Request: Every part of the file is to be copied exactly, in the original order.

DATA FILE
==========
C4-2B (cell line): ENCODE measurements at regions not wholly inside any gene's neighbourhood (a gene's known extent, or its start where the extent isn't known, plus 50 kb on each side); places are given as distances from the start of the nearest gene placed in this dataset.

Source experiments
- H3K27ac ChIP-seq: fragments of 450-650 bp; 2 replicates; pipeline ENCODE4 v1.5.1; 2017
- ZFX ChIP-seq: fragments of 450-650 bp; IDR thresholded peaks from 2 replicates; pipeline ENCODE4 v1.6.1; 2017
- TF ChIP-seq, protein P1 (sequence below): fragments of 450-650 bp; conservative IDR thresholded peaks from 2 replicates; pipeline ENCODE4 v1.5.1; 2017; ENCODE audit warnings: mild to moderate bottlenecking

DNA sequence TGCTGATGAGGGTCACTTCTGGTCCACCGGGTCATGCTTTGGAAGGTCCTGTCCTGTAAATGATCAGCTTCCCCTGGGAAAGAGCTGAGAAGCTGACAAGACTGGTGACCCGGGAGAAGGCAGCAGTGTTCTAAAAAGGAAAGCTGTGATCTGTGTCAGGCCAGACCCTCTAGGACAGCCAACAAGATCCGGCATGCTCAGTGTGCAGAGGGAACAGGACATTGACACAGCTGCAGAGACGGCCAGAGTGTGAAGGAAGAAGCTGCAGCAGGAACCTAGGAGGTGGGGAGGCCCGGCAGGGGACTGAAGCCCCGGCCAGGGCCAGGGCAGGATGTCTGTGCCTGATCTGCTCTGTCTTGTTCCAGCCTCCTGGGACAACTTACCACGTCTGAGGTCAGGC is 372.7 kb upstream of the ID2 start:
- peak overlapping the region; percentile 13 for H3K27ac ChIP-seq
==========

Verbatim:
C4-2B (cell line): ENCODE measurements at regions not wholly inside any gene's neighbourhood (a gene's known extent, or its start where the extent isn't known, plus 50 kb on each side); places are given as distances from the start of the nearest gene placed in this dataset.

Source experiments
- H3K27ac ChIP-seq: fragments of 450-650 bp; 2 replicates; pipeline ENCODE4 v1.5.1; 2017
- ZFX ChIP-seq: fragments of 450-650 bp; IDR thresholded peaks from 2 replicates; pipeline ENCODE4 v1.6.1; 2017
- TF ChIP-seq, protein P1 (sequence below): fragments of 450-650 bp; conservative IDR thresholded peaks from 2 replicates; pipeline ENCODE4 v1.5.1; 2017; ENCODE audit warnings: mild to moderate bottlenecking

DNA sequence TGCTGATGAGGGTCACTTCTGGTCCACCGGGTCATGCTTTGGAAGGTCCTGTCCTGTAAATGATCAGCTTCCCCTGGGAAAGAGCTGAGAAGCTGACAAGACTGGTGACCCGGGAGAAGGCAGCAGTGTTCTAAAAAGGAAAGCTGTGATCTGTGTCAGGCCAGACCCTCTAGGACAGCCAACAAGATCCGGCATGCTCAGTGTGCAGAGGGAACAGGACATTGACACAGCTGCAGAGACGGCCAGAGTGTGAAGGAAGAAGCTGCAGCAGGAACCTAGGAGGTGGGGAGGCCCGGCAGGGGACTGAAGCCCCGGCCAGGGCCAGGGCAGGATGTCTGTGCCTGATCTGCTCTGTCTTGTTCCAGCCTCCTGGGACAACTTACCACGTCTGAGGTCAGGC is 372.7 kb upstream of the ID2 start:
- peak overlapping the region; percentile 13 for H3K27ac ChIP-seq